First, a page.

Speculation over counterterrorism is once again rife, following the US coordinator of anti-terrorism and violent extremism, Nathan Sales’ visit to Tunisia. The US coordinator met with Tunisian Interior Minister Hisham El-Fratti to discuss Tunisian-American security cooperation and developing mechanisms to combat terrorist crimes.
Sales also had a meeting with Tunisian Minister of Justice Ghazi Jribi, which was attended by the US Ambassador to Tunisia, Daniel Rubinstein. According to the Tunisian Ministry of Justice Sales stressed the need to strengthen cooperation to coordinate the efforts of the two countries in dealing with terrorist crimes, based on national laws and legislation as well as international agreements in the field. The US Department of State indicated that the visit, which will include Algeria later, aims to focus on the exchange of information on foreign fighters.
During his tour of the Maghreb, Sales also discussed the issue of foreign terrorist fighters and the policy of establishing a steady conversation with them. Thousands of young people in Tunisia and Libya were trained to fight in the ranks of terrorist groups in Syria and Iraq from 2011 to 2016. The number of Tunisian fighters in Syria and Iraq reached about 3,000 in 2015, not including the fighters who organised the operation known as Nasra al-Sham, the Syrian branch of al-Qaeda. The number of fighters in the ranks of Libyan jihadist groups between 2011 and 2017 reached about 1500 fighters, according to a study published by the Washington Institute for Near East Studies in January 2018.
The United States fears the spread of ex-combatants advocating and supporting the transfer of their combat experience to young people in the countries they returned to or targeting US and Western interests. Some fighters in these groups have American citizenship and the American authorities fear their return. The 2015 report of the United States Congressional Task Force concluded that the United States failed to stop the flow of foreign fighters into terrorist groups in both Iraq and Syria, foremost among them advocacy organisations. The report pointed out that 250,000 foreign fighters had entered Iraq and Syria since 2011 and that during the past nine months about 7,000 fighters have joined these terrorist groups. Although most of the new recruits come from the Middle East and North Africa, thousands of Western fighters have been able to travel to the region, including 250 Americans, more than half of whom joined the advocacy organisations last year, among them 30 girls, the report said.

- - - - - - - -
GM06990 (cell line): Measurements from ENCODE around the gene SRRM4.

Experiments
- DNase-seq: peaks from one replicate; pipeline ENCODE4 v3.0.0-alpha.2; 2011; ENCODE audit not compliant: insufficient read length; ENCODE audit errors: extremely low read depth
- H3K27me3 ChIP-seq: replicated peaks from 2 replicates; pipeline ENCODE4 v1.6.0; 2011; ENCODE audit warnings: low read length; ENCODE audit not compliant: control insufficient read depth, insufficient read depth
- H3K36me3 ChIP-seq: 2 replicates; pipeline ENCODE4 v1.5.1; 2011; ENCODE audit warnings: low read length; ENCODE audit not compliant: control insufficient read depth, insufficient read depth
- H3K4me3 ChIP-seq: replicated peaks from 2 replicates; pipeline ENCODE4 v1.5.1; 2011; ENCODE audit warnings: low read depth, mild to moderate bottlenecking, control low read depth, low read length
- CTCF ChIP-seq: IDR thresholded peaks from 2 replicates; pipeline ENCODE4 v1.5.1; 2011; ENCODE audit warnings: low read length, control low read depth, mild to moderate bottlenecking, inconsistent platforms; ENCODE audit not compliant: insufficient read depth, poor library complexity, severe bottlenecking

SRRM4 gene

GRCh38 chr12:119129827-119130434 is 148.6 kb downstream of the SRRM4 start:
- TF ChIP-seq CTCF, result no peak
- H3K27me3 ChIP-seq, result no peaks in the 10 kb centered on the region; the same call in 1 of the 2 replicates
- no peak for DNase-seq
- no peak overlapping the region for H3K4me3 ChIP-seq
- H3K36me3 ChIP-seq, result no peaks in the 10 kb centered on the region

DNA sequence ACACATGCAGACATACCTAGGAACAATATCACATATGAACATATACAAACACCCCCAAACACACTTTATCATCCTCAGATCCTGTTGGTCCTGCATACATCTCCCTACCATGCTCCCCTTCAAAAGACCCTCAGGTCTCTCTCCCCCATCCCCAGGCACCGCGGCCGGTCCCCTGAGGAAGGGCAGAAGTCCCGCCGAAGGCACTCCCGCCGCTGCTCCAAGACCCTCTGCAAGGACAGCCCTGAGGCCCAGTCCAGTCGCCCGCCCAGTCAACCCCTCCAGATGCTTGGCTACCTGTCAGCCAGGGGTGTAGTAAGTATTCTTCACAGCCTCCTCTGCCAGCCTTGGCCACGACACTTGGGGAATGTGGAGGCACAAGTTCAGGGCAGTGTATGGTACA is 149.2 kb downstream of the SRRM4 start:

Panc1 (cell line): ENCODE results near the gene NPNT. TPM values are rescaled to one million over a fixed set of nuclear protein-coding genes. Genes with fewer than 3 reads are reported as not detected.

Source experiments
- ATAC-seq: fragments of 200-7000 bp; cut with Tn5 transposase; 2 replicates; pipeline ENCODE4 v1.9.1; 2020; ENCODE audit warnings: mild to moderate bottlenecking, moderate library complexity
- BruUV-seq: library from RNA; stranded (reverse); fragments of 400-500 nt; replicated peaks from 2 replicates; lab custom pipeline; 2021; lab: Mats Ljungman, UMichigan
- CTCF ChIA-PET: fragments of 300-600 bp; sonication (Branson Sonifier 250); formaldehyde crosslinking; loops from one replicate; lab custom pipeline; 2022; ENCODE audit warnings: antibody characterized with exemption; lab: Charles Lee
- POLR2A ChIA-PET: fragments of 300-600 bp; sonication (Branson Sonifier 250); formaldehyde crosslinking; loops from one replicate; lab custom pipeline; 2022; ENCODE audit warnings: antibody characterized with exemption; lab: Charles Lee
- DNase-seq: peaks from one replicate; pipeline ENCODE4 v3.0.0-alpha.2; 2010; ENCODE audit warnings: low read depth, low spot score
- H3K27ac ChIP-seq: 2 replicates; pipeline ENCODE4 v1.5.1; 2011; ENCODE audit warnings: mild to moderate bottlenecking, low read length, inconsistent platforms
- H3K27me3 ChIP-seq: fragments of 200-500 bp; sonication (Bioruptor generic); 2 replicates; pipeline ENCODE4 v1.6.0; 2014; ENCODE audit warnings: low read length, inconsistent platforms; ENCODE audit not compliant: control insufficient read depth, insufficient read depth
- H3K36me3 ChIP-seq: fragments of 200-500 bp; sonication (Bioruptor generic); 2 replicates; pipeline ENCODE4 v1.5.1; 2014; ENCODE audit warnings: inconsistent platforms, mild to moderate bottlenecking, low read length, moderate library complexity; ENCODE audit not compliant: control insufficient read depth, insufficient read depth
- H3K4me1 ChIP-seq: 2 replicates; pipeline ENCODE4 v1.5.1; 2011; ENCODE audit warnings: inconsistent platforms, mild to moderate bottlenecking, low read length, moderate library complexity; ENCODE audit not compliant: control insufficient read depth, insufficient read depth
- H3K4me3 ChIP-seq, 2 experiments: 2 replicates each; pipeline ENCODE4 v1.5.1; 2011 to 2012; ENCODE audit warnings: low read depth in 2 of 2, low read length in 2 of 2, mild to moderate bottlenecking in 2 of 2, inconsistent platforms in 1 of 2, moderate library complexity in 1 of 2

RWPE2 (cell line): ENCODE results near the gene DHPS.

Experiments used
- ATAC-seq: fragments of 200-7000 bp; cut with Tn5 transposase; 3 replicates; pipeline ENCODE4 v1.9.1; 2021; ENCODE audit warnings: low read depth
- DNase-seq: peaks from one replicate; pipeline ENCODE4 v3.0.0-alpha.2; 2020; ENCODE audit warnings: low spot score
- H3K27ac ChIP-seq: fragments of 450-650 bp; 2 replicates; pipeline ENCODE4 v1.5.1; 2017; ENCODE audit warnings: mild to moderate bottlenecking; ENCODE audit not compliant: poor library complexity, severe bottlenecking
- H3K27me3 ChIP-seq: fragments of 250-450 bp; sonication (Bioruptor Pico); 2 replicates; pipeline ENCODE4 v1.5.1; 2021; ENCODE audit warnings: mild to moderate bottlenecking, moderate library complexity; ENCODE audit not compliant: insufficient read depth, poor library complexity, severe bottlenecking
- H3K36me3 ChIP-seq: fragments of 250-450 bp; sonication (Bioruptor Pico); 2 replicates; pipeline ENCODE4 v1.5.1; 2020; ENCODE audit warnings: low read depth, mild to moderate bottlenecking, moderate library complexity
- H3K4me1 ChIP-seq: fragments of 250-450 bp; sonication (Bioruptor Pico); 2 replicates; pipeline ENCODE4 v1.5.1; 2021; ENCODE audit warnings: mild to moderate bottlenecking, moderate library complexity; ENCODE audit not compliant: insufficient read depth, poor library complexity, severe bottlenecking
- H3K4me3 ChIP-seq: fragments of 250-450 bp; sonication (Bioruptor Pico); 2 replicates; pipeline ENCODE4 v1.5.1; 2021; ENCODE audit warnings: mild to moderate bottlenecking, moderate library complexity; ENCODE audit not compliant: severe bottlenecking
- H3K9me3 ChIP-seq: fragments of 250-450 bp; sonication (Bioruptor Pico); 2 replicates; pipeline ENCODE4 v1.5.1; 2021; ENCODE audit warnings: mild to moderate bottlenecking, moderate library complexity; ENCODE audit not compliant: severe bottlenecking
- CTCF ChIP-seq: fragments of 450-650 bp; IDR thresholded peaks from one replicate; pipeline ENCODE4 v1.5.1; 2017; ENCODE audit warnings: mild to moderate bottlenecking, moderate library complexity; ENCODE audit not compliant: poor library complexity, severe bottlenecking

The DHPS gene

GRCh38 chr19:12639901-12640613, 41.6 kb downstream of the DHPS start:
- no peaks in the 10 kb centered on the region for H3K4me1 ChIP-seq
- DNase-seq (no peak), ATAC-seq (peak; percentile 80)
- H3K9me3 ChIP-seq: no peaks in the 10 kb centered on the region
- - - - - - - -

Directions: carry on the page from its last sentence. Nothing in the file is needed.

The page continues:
However, the security cooperation between Tunisia and the United States is not limited to the control of fighters returning from the battlefields of Iraq, Syria and Libya. This cooperation will also enable US forces to train Tunisian military forces in the fight against terrorism. There has also been debate over the existence of US military bases in Tunisia, a claim which the Tunisian authorities have always denied, saying US aircraft use Tunisian military bases.
In a memorandum published on its website the US Embassy has revealed the volume of security and military cooperation between the two countries, noting that "more than $100 million has been directed to security assistance since 2011 to develop the capabilities of the Tunisian Ministry of Defence and counter terrorism.” This involves training courses for the Tunisian military and providing them with equipment that would enable them to develop their readiness for surveillance, deployment and border protection. US security assistance to Tunisia since 2011 includes more than $50 million worth of partnership programmes with the Ministries of the Interior and Justice to help develop their operational capabilities. In cooperation with Congress, the US administration sought to increase the support provided to the Ministries of the Interior and Justice, including $7 million under the International Programme for Drug Control and Law Enforcement, aimed at reforming the security, judicial and prison systems. In parallel with the aforementioned US assistance, the foreign military sales programme has facilitated the acquisition of 8 Black Hawk UH-60M helicopters by Tunisia. These are designed to counter regional threats, boost Tunisia’s defence capability and support counterterrorism operations.
Finally, US interest in the Maghreb region and sub-Saharan Africa is growing. Key areas of interest are the level of security threats in the region, which threaten US diplomatic and economic interests and, in particular, terrorist groups in Africa using Tunisia as a base for their operations and the growing influence of African terrorist groups in Somalia, Nigeria, Mali, Algeria, Tunisia and Libya.
The US Department of Defence has developed a simulated wargame, piloted in 2016 by students and faculty members of US military colleges within the "Special Marine and Air Strategic Program". According to an investigation published by The Intercept magazine in October 2017, the game is based on a West Africa - Maghreb conflict which involves counterrorism operations led by Washington against jihadist groups in the region, following attacks by these groups on the United States.